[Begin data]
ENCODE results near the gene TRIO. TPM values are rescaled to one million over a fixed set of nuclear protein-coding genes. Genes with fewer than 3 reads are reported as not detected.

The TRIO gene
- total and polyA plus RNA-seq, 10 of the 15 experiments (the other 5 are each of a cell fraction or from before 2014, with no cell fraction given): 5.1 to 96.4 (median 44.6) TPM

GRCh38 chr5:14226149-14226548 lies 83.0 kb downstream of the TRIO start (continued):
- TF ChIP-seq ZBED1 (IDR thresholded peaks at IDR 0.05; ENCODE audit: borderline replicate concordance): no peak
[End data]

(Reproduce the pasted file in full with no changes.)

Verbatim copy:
ENCODE results near the gene TRIO. TPM values are rescaled to one million over a fixed set of nuclear protein-coding genes. Genes with fewer than 3 reads are reported as not detected.

The TRIO gene
- total and polyA plus RNA-seq, 10 of the 15 experiments (the other 5 are each of a cell fraction or from before 2014, with no cell fraction given): 5.1 to 96.4 (median 44.6) TPM

GRCh38 chr5:14226149-14226548 lies 83.0 kb downstream of the TRIO start (continued):
- TF ChIP-seq ZBED1 (IDR thresholded peaks at IDR 0.05; ENCODE audit: borderline replicate concordance): no peak